StormTreat Systems Monitoring Results Update
from the UNH Stormwater Center (March 2013)

StormTreat Systems, Inc. has completed sixteen-months of rigorous field-testing of its proprietary bioretention treatment system at the University of New Hampshire Stormwater Center (UNHSC) in Durham, NH and has received its preliminary Performance Evaluation Report (PER). The monitoring results show consistently high removal rates for several key stormwater pollutants including total suspended solids (TSS), suspended sediment concentration (SSC), total zinc (TZn), enterococcus bacteria, and total phosphorus (TP). These results demonstrate that the StormTreat System (STS) is effective in meeting both the conventional TSS criterion as well as other watershed-specific water quality targets that are commonly identified as the leading cause of impairment in Total Maximum Daily Load (TMDL) studies.

Testing began at the UNHSC in April 2011 to obtain monitoring data in compliance with the Technology Acceptance and Reciprocity Partnership (TARP) and the Technology Acceptance Protocol – Ecology (TAPE) testing guidelines. Our purpose in undergoing this testing is to confirm pollutant removal performance documented in earlier third-party testing and to provide updated results to state and local government officials, engineering consultants, and potential customers looking to meet benchmark removals for various stormwater pollutants. The PER is a precursor to the final monitoring report that will be used to obtain TARP and TAPE certifications.

The following table summarizes STS’s treatment performance results for qualifying rainfall/runoff events obtained during the testing period and reported to STS in the PER from UNHSC. Concentrations are shown in mg/l except Enterococci bacteria, which is cfu/100ml.

With a RE of 93%, STS demonstrates an exceptionally high capacity to remove total suspended solids (TSS) from stormwater runoff, far exceeding the federal EPA standard of 80% TSS removal. New research is indicating that particle size distribution is an important factor for determining overall treatment performance and very fine particles have been shown to have significant impacts on aquatic systems. Suspended sediment concentration (SSC) is a measurement of the ability to remove these finer fractions contained within the total sediment load. Again, STS performed extremely well in this category with an overall median RE of 96%. The EPA is actively working on developing an acceptable metric for this parameter and new standards are likely in the near future.

Zinc is one of several heavy metals known to cause harm to fish and other marine life. For this reason TMDL requirements for zinc have become more common in certain impaired watersheds. STS achieved a removal efficiency for zinc of 67% with effluent levels consistently bordering on the detection limit of 0.01 mg/l.

The RE for Total Phosphorus (TP) was reported at 50%. This removal rate is lower than was demonstrated in earlier third-party reviews of the STS but still significant to address water quality problems in numerous watersheds where phosphorus has been identified as a critical pollutant of concern.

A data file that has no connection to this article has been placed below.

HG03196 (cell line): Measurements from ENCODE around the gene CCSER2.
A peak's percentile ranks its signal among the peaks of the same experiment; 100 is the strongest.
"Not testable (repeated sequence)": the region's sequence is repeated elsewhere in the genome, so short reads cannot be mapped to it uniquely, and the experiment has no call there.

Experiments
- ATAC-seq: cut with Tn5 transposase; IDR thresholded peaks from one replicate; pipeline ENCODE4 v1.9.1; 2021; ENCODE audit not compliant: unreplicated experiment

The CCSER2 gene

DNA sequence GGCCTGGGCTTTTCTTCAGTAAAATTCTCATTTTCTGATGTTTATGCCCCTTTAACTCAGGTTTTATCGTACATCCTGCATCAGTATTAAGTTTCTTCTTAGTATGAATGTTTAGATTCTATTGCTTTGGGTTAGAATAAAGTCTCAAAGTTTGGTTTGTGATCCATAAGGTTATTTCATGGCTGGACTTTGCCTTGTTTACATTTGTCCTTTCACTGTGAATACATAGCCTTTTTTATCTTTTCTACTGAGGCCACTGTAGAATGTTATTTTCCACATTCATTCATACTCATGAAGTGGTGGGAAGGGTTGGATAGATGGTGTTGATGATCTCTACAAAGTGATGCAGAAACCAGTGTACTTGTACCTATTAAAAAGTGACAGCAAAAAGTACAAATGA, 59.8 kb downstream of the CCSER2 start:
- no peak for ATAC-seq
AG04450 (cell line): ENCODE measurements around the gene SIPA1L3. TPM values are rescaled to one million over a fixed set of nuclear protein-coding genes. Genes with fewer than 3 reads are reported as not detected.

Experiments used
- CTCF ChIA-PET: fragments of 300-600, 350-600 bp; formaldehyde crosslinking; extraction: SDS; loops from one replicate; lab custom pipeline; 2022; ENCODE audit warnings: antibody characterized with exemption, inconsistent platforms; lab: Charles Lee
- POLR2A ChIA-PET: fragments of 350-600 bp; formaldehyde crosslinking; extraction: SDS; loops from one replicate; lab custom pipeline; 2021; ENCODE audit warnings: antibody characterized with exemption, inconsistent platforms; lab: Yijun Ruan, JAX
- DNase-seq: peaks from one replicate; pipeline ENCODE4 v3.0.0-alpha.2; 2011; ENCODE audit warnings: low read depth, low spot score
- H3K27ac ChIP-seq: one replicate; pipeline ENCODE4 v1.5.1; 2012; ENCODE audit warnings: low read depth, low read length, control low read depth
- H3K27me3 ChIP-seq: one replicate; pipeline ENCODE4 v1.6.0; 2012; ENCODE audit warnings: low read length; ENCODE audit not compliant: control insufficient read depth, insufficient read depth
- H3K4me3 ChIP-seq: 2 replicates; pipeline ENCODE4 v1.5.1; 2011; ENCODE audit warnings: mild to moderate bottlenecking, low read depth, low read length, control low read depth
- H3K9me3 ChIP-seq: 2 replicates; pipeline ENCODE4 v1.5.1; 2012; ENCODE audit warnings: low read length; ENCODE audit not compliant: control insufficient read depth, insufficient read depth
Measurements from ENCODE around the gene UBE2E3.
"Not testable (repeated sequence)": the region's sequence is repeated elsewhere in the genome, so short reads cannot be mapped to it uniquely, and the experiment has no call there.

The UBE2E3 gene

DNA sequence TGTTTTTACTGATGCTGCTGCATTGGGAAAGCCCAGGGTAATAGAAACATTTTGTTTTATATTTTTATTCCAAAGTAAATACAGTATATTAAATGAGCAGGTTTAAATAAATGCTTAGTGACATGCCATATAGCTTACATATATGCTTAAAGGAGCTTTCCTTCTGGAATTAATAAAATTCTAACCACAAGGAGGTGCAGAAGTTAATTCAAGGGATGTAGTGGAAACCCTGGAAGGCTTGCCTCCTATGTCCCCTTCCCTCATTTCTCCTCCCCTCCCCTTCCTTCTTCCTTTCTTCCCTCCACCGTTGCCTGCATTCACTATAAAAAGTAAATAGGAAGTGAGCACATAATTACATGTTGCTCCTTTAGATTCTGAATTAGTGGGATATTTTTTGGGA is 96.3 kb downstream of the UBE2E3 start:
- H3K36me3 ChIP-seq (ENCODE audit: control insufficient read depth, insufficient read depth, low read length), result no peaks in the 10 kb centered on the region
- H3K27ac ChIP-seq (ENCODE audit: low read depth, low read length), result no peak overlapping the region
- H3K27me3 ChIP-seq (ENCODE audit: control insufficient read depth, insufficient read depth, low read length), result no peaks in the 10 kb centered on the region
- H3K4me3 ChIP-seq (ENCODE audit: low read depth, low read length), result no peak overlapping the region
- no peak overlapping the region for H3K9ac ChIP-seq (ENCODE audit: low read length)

During this study the TP RE for STS was based on a relatively low mean influent concentration of 0.07 mg/l. Despite low influent concentrations STS was able to achieve a consistently low mean effluent concentration of 0.03 mg/l. Typically, higher removal efficiency levels are associated with higher influent concentrations, thus these results are encouraging for installations where very low levels of TP are required to meet water quality standards. Additionally, we believe that higher TP removal rates will be achieved in watersheds where phosphorus loading rates are substantially higher than those found at the UNHSC.

Enterococci bacteria RE of 88% was also reported in the PER. This is a very promising result in support of STS use for applications in watersheds where TMDL limits have been prepared for pathogens. These include coastal areas where shellfishing beds have been closed due to excessive concentrations of pathogens and other surface waters where primary and secondary water contact has been restricted.

We are pleased to share these monitoring results with our customers and others who may be interested in using StormTreat on future projects. We anticipate completion of the monitoring at the Stormwater Center later this year and will be seeking TARP/TAPE approvals immediately thereafter. In the meantime, if you would like to learn more about our system please contact us and we will be happy to arrange a free Lunch and Learn presentation at your office.

* This data based on 20 to 25 storm events for all parameters except Enterococci, which is based on 7 storm events.


Massachusetts Strategic Environmental Partnership Program
Monitoring Results (September 1997)

Fecal Coliform

Total Suspended Solids

Chemical Oxygen Demand

Total Dissolved Nitrogen

Total Petroleum Hydrocarbon















NOTE: Data collected over a two-year period by clients, analyzed by state-certified labs and verified by the Commonwealth of Massachusetts.

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